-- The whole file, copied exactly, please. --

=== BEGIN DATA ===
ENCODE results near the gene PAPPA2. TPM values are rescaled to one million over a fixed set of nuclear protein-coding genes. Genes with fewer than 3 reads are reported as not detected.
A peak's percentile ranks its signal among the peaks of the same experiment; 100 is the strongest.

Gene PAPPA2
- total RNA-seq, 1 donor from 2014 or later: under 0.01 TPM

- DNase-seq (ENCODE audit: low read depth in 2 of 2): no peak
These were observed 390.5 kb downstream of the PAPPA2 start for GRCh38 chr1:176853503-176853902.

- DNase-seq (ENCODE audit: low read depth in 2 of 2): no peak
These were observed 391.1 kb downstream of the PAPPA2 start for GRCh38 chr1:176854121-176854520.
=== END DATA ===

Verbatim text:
ENCODE results near the gene PAPPA2. TPM values are rescaled to one million over a fixed set of nuclear protein-coding genes. Genes with fewer than 3 reads are reported as not detected.
A peak's percentile ranks its signal among the peaks of the same experiment; 100 is the strongest.

Gene PAPPA2
- total RNA-seq, 1 donor from 2014 or later: under 0.01 TPM

- DNase-seq (ENCODE audit: low read depth in 2 of 2): no peak
These were observed 390.5 kb downstream of the PAPPA2 start for GRCh38 chr1:176853503-176853902.

- DNase-seq (ENCODE audit: low read depth in 2 of 2): no peak
These were observed 391.1 kb downstream of the PAPPA2 start for GRCh38 chr1:176854121-176854520.